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Trainee's portfolio 'used as evidence against them' in legal case

A trainee’s ‘written reflections’ on an incident in their training development portfolio was used against them in a legal case, which GP leaders have said illustrates the medico-legal ‘minefield’ that GPs are having to operate in.

Health Education England bosses in London and the South East have warned that a recent legal challenge saw a trainee release their reflections - a vital part of a trainee’s portfolio - which ‘was subsequently used against the trainee in court’.

But in a letter to postgraduate deans and training supervisors, HEE said trainees should continue to make particular note of cases where ‘things do not go well’.

It highlights that for trainees the reflection process is exactly the same as for GP appraisal, and that these should avoid patient-identifiable information and focus on the positive lessons learned.

GP leaders warned that GPs need to take all precautions to not incriminate themselves

The letter from HEE, which was shared by doctor and medical educator Dan Furmedge on Twitter, said: ‘Recently, a trainee released a written reflection to a legal agency, when requested, which was subsequently used as evidence against the trainee in court. This has resulted in questions about whether trainees should still provide reflection about incidents in their portfolios.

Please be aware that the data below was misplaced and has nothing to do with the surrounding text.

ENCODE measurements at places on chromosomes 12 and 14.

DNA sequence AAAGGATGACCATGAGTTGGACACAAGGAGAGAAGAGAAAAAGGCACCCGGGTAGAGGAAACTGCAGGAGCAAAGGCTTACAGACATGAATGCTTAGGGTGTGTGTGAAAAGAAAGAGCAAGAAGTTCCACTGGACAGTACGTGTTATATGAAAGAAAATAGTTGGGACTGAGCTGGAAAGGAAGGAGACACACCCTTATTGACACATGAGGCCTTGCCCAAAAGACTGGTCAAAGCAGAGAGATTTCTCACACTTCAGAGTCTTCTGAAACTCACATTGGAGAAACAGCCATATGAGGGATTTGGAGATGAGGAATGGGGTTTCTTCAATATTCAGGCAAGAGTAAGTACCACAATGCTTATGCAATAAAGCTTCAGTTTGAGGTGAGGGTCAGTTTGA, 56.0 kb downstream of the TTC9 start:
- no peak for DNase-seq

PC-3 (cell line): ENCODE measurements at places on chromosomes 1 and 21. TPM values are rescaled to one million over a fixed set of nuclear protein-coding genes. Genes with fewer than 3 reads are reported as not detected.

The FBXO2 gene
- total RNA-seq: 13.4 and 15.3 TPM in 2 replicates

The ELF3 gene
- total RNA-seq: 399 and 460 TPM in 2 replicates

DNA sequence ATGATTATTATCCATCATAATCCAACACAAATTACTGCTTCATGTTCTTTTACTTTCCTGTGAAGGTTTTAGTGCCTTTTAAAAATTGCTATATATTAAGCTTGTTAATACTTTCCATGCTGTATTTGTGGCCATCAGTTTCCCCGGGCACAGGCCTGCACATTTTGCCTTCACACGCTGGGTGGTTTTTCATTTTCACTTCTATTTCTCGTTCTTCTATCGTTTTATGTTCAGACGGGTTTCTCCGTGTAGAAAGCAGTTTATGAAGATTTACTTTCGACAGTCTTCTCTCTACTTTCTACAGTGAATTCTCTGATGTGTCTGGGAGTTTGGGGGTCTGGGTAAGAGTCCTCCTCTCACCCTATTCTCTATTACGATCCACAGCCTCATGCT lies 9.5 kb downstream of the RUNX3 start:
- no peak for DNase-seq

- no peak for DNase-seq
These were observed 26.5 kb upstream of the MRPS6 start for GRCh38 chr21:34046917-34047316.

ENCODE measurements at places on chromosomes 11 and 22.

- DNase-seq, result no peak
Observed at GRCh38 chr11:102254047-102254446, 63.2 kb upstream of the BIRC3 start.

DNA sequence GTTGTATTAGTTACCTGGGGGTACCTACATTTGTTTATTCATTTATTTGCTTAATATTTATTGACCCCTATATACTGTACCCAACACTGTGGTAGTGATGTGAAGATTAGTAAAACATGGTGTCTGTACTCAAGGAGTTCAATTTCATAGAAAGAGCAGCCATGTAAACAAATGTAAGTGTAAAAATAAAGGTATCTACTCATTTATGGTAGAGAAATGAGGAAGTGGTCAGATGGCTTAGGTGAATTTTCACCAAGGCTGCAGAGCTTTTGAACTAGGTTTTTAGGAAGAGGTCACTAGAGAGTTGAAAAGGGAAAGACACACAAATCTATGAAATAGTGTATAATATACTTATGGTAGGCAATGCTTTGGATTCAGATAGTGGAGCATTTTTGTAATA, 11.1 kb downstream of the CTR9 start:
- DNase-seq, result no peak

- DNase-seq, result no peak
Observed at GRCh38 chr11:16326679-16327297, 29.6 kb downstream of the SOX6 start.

‘Health Education England in London and the South East is clear that all doctors have to provide written reflections for their ARCP and appraisal, and so doctors in training must continue to write reflections, especially when there are things that do not go well.’

GP trainers have said they are concerned this could have a knock-on impact on their relationship with trainees.

Dr Peter Holden, a former GPC negotiator and a GP in Derbyshire, said: ‘I do think some of our colleagues are a little naïve and should be taking legal advice before they do things. And the problem is there’s a whole generation of doctors whose training is incomplete, they’ve not been given enough medio-legal training to at least recognise a medico-legal minefield when they see it. 

‘When you get into legal territory, all is fair in love and war and your registration comes before the patient.’

Dr Kamal Sidhu, a GP and trainer in East Durham, told Pulse the move was ‘unprecedented though not surprising’ because appraisal evidence is already used by regulators when investigating GPs.

He added: ‘It is bound to create discomfort for trainees and will potentially limit uninhibited and free reflection, which is vital for learning at this stage. On the other hand, evidence of learning from significant events can also demonstrate that the lessons have been learned.

‘It then befalls on a robust trainee-trainer relationship to have free discussions on significant events without being worried about legal implications.

‘We all make mistakes and an opportunity to be able to reflect and learn will only make us better doctors. I think the regulatory bodies too, have a duty to look at such reflections in the context.’

GPC executive member Dr Dean Marshall said: ‘This is very concerning and I would encourage all doctors to consider exactly what they commit to paper and who might subsequently have access to what is written.